Answers to Burning Legal Questions That Will Keep Your Film from Going Up in Flames
Let's be honest -- most of us are not savvy when it comes to entertainment law. In fact, it's one of the areas of filmmaking that, although absolutely essential, can staunch the flames of creativity and bring an entire project to a standstill. However, entertainment attorney Lisa Callif answers some of the most pertinent development, production and distribution questions many of us are asking, offering insight into the world of film litigation as a lawyer whose focus is representing independent filmmakers.
An entertainment attorney at Donaldson + Callif, Callif was named as one of The Best and The Brightest by Variety in 2011, and has much experience in the fair-use doctrine, an important area of expertise for her documentarian clientele. She has worked on documentaries such as I’m Still Here, The Invisible War, Waiting for Superman, and This Film Is Not Yet Rated.
In an Film Independent interview, Callif answers several questions that are typical for independent filmmakers who want to protect their films at all phases of production.
Protecting your film before you pitch it
One of the first things to think about as you're preparing to share the idea for your film is how to protect it before pitching it to others. Callif says:
It might sound counter-intuitive, but the best way to protect your project is to develop it as much as you can before pitching it. Don’t pitch an "idea." Ideas aren’t copyrightable and as we have probably all experienced, if you have a great idea, there are probably one or three or 20 other people with that same idea. What is protectable and probably unique to you is the expression of that idea. It’s much harder for someone to steal your work if it is fully developed. And why would they? You’ve already done a lot of the work. It’s much cheaper for them to hire you, or at least buy your project, rather than risk a lawsuit.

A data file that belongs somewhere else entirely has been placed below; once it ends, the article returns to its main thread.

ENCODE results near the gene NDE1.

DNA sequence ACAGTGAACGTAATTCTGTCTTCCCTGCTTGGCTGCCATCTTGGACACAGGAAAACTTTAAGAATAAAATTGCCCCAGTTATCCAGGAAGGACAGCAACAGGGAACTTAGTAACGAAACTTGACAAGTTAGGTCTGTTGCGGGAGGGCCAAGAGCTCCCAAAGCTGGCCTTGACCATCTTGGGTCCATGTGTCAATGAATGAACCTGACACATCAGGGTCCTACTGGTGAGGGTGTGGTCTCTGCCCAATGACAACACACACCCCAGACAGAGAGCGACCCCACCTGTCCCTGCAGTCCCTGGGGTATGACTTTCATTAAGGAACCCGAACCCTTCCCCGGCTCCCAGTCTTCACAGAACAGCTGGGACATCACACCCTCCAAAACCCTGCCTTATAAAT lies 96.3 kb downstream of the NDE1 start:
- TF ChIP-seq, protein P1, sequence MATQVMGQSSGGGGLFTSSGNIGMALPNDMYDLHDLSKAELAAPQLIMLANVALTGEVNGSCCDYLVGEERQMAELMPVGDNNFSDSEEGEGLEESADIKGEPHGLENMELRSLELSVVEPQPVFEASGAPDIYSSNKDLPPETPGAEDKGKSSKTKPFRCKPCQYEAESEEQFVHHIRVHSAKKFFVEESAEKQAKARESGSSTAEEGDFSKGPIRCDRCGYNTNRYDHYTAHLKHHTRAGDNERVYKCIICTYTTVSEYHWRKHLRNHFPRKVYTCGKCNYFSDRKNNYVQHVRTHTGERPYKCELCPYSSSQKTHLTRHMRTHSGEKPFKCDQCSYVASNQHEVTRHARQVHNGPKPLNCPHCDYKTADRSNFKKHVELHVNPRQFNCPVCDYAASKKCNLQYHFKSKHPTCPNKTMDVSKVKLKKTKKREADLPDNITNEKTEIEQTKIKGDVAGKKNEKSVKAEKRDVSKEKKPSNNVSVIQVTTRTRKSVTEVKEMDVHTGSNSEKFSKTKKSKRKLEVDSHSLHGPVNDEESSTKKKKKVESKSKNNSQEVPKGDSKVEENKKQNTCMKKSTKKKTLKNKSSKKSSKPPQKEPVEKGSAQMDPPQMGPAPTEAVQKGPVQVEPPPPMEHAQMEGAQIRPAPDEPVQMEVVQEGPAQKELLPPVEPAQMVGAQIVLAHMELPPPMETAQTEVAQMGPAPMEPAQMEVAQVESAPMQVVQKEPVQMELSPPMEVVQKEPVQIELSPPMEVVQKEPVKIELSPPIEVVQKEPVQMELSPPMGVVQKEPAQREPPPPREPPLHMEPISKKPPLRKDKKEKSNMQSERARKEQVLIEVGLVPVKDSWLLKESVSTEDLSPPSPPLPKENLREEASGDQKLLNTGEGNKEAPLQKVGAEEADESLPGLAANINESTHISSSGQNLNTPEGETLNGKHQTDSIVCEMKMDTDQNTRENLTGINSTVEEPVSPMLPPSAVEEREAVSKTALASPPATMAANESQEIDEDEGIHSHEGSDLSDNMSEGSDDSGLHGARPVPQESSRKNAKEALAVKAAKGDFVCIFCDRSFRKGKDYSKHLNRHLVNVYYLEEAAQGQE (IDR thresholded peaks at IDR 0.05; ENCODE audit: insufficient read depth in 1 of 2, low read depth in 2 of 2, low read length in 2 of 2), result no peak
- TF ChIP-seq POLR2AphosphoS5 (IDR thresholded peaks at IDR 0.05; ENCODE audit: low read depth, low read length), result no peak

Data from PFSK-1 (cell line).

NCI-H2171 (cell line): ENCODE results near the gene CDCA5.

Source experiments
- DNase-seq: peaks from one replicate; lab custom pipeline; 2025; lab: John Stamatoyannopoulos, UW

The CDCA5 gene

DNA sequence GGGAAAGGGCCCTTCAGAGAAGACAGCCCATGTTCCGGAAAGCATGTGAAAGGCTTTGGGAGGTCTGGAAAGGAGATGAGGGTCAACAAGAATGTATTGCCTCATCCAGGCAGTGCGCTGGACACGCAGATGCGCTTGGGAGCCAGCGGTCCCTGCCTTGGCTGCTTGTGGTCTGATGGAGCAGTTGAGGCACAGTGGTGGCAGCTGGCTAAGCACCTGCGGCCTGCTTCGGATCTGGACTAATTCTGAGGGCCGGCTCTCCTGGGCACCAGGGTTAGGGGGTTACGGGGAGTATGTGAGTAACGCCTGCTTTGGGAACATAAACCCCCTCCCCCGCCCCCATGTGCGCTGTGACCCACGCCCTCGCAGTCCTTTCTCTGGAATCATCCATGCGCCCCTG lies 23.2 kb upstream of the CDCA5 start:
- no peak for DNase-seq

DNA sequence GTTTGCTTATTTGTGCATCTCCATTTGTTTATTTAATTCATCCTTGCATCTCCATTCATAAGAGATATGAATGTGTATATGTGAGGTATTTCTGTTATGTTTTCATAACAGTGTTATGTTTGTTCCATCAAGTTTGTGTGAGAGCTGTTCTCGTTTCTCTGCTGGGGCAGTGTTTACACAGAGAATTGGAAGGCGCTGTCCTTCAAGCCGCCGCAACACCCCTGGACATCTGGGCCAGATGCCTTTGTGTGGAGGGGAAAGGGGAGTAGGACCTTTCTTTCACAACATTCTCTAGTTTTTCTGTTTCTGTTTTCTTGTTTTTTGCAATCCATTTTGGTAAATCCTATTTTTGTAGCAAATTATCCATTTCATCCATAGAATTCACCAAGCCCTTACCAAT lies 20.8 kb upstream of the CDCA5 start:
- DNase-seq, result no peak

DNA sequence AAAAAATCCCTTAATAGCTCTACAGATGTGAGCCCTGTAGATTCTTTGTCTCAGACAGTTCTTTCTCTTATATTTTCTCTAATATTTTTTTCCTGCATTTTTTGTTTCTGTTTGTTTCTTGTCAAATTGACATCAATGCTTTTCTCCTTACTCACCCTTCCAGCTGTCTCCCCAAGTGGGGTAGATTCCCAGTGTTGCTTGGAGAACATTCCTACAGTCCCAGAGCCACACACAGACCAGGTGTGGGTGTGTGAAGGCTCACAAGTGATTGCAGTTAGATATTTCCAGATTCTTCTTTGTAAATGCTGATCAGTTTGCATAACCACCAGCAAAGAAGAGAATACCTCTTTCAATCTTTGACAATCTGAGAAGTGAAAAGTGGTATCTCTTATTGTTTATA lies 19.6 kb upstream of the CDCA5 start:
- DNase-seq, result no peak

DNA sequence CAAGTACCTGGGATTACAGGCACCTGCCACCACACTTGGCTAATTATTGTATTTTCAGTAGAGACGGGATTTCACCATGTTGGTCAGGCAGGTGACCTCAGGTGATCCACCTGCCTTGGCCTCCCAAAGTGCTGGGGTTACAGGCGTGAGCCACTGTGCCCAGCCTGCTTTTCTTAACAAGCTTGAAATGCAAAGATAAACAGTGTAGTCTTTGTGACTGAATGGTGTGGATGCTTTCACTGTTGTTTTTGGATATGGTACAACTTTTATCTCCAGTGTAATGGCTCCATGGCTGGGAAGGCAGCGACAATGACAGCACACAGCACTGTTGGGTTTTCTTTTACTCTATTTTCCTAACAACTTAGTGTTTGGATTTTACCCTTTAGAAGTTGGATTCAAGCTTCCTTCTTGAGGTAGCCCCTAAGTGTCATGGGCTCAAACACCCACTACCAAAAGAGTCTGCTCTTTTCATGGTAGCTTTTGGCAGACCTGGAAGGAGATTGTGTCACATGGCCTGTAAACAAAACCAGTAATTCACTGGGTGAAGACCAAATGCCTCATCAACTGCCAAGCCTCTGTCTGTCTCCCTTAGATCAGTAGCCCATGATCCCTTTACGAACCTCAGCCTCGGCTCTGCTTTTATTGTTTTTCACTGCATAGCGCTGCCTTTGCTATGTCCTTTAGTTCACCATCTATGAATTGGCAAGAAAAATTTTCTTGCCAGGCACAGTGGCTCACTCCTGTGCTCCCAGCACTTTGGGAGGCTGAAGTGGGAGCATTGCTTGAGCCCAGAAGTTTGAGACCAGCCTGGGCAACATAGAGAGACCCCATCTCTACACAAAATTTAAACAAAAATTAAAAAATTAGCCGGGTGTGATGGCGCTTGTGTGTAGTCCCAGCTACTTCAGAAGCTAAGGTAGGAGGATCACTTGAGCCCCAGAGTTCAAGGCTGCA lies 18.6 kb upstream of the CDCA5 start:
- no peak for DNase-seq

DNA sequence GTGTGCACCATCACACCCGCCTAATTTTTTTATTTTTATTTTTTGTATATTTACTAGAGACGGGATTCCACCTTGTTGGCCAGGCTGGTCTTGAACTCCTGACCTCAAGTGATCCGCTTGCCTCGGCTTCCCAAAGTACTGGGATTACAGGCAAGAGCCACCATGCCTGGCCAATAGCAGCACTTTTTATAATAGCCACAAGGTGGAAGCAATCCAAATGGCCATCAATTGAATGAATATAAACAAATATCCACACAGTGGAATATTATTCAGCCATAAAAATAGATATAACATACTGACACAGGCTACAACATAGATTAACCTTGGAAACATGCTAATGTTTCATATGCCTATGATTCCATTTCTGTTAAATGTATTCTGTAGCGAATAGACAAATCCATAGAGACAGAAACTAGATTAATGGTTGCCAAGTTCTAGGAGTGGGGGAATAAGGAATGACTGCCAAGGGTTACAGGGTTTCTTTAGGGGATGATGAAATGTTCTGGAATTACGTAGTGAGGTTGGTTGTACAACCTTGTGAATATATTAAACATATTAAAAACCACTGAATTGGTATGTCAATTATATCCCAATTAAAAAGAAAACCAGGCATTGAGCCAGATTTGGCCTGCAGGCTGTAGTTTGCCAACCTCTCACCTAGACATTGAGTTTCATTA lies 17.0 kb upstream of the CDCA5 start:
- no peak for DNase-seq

Trademark Law: Can I shoot recognizable places/products without permission?
This is a question that I personally have asked quite a bit, and often with varying answers, "Yeah, as long as the logo is sectioned or is kind of fuzzy." "No, absolutely not! Do you want to be taken away in an unmarked van?" If you're thinking that I should get better legal advice, you're right.
The simple answer is yes, it's legal to film a recognizable place, brand, or logo as long as the following criteria are met:
i) the place or product shot is portrayed in the manner it is commonly portrayed; and (ii) the audience is not led to believe that the brand or store is sponsoring or associated with your film.
However, Callif most interesting thing about what she says doesn't have much to do with the legal side, but the business side:
Keep in mind that many producers do not want to put brands in their films because they want to get a product placement fee for doing so. This is not a legal reason, it’s a business one. Big studios also have policies about the use of products in productions, but these are business/policy reasons and not necessarily legal. Additionally, brands can be sensitive and may not be happy with being used in a film if they don’t like the message or how they are being portrayed. However, if you keep within the confines of the above, the brand owner might be upset, but won’t have a valid claim.
It's definitely a breath of fresh air to hear from an entertainment attorney, or any type of attorney for that matter, who breaks down the law in terms that are more easily understandable. And Lisa Callif answers a couple other questions in the rest of the article, so be sure to give it a read.
What advice can you offer to ensure protection for film projects? What resources do you think offer solid, understandable legal advice for creatives? Let us know in the comments!